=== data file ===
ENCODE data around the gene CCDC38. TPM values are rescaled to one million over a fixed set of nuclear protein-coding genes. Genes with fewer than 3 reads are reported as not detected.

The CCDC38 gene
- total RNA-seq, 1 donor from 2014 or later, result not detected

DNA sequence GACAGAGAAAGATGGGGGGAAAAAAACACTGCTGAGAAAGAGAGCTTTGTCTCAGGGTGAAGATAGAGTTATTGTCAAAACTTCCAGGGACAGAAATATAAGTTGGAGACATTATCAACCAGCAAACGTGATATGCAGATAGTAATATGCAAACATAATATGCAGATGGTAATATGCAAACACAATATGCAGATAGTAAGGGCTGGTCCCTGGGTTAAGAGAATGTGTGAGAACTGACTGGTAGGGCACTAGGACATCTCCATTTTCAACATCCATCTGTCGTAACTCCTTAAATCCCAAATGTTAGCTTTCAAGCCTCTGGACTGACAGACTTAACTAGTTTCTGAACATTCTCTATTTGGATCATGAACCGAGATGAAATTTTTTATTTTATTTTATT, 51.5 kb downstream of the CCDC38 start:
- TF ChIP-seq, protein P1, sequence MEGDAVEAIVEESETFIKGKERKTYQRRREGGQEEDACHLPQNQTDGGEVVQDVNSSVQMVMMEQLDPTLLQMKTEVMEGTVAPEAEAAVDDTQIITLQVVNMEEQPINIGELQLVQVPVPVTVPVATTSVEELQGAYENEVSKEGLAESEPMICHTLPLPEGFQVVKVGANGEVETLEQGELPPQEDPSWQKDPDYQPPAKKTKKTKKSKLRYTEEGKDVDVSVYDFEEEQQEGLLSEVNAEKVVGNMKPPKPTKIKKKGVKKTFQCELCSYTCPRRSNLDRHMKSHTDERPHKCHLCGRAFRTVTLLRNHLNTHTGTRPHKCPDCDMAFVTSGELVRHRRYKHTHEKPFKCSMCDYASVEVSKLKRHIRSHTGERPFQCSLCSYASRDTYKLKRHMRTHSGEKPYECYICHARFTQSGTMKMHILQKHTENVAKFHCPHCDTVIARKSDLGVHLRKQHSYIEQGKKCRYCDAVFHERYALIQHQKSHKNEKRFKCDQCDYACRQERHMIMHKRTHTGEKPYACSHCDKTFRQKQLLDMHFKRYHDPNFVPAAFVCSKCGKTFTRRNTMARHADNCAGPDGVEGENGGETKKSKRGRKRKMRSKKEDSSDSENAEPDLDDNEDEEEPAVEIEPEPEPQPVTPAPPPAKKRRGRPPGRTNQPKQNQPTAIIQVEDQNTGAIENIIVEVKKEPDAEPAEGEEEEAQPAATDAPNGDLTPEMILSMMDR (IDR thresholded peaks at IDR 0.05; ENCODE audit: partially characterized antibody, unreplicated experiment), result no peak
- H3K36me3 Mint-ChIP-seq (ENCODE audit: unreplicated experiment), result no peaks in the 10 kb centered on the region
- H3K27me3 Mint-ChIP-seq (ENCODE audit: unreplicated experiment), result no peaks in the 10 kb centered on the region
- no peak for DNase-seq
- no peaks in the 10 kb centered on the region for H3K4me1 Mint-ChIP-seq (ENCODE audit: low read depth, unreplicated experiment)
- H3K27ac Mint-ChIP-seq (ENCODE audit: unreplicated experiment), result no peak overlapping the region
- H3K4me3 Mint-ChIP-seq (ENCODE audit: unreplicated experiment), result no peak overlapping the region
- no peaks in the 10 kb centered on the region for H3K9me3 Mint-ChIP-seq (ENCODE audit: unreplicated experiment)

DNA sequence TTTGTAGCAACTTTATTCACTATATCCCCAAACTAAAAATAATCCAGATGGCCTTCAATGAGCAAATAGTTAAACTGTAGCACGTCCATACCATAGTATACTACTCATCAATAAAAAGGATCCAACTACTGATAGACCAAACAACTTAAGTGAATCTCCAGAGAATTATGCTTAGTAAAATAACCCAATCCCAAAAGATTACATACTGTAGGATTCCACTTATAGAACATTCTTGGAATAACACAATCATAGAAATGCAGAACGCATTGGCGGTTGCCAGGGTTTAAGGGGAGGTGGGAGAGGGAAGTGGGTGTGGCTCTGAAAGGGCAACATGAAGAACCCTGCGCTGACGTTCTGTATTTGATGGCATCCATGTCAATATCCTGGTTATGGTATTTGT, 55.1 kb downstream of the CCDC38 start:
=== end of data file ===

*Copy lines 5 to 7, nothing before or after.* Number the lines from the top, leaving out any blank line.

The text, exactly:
- TF ChIP-seq, protein P1, sequence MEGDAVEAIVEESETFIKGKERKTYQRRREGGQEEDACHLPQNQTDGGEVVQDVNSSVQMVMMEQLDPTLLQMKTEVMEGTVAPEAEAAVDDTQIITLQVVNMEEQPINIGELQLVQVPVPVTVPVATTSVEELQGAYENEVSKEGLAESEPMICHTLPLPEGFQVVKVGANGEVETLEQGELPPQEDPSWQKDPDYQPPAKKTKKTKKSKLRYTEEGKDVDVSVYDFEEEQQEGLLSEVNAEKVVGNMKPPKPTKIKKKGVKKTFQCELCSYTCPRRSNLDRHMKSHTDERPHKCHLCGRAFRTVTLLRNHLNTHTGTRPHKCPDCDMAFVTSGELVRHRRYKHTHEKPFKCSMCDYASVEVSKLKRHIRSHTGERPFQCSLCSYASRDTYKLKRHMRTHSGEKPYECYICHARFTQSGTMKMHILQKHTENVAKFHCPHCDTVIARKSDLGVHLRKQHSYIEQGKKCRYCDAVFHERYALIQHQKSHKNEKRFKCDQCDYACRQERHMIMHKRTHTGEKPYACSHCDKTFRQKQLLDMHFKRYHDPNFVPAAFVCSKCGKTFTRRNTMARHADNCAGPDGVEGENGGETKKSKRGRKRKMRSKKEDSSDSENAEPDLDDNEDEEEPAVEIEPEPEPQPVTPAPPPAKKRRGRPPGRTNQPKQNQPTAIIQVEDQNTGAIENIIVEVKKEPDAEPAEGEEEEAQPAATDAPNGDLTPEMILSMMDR (IDR thresholded peaks at IDR 0.05; ENCODE audit: partially characterized antibody, unreplicated experiment), result no peak
- H3K36me3 Mint-ChIP-seq (ENCODE audit: unreplicated experiment), result no peaks in the 10 kb centered on the region
- H3K27me3 Mint-ChIP-seq (ENCODE audit: unreplicated experiment), result no peaks in the 10 kb centered on the region